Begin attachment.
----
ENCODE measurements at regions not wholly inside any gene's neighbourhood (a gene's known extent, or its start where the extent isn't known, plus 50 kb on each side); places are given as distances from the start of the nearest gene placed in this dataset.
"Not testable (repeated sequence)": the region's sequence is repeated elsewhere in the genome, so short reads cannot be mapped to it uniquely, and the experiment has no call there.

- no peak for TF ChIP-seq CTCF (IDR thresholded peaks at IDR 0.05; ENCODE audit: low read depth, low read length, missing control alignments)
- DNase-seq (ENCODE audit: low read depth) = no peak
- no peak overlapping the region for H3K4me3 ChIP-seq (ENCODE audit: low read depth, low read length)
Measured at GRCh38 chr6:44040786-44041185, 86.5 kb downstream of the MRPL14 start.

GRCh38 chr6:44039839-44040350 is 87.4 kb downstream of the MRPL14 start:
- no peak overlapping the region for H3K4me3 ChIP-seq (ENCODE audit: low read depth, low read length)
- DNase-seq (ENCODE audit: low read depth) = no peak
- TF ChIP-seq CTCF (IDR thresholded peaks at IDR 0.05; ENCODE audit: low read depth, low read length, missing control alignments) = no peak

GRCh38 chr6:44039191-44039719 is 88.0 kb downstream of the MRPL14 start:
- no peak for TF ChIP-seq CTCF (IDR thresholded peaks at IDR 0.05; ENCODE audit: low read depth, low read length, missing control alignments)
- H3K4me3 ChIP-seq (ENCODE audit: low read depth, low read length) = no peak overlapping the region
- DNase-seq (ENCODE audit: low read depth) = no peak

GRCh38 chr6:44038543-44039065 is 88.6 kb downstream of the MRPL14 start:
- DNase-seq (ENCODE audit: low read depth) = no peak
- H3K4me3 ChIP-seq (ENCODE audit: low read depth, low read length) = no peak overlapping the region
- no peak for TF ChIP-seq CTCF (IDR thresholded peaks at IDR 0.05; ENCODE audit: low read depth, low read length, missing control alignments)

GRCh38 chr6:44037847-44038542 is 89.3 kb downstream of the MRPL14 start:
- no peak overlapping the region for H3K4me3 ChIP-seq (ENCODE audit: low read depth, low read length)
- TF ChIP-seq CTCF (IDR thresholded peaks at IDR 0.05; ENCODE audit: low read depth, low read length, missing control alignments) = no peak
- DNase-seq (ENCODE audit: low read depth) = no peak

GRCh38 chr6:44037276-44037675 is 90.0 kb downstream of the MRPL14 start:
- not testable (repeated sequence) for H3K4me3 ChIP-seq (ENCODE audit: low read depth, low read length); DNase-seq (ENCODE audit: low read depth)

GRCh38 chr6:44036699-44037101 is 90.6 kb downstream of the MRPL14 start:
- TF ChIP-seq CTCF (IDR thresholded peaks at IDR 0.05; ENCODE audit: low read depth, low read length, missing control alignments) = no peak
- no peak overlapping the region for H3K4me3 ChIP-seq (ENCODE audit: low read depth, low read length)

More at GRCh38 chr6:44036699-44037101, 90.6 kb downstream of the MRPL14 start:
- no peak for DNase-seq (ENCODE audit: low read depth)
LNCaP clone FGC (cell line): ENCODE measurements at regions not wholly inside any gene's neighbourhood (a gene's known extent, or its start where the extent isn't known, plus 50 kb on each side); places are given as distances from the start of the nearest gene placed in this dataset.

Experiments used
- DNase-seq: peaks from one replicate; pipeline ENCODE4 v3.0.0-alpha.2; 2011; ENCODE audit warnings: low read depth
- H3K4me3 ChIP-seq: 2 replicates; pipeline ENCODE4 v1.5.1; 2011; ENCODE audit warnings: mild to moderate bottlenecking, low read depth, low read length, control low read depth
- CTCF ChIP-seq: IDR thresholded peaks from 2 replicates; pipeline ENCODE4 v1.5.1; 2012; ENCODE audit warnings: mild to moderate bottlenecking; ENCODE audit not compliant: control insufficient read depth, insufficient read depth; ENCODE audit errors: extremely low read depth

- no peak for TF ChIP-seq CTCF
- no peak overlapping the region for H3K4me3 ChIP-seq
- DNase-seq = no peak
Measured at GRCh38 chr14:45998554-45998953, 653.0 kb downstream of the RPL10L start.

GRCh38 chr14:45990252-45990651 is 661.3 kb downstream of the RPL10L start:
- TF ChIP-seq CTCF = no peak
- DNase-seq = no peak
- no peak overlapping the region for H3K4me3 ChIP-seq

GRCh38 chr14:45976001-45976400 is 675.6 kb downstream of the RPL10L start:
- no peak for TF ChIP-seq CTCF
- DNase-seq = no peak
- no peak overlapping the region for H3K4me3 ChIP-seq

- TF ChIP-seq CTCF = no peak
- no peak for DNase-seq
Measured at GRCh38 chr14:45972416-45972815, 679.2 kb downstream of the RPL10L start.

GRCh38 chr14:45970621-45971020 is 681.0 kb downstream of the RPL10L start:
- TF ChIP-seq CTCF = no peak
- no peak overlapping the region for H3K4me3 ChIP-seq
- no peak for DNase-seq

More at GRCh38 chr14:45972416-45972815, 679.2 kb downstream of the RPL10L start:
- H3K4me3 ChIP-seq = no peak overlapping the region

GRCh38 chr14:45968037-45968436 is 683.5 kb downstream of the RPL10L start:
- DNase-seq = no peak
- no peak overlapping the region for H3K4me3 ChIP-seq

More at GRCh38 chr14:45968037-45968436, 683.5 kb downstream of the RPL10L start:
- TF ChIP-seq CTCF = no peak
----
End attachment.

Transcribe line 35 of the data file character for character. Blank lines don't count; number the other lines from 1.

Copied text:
- no peak for TF ChIP-seq CTCF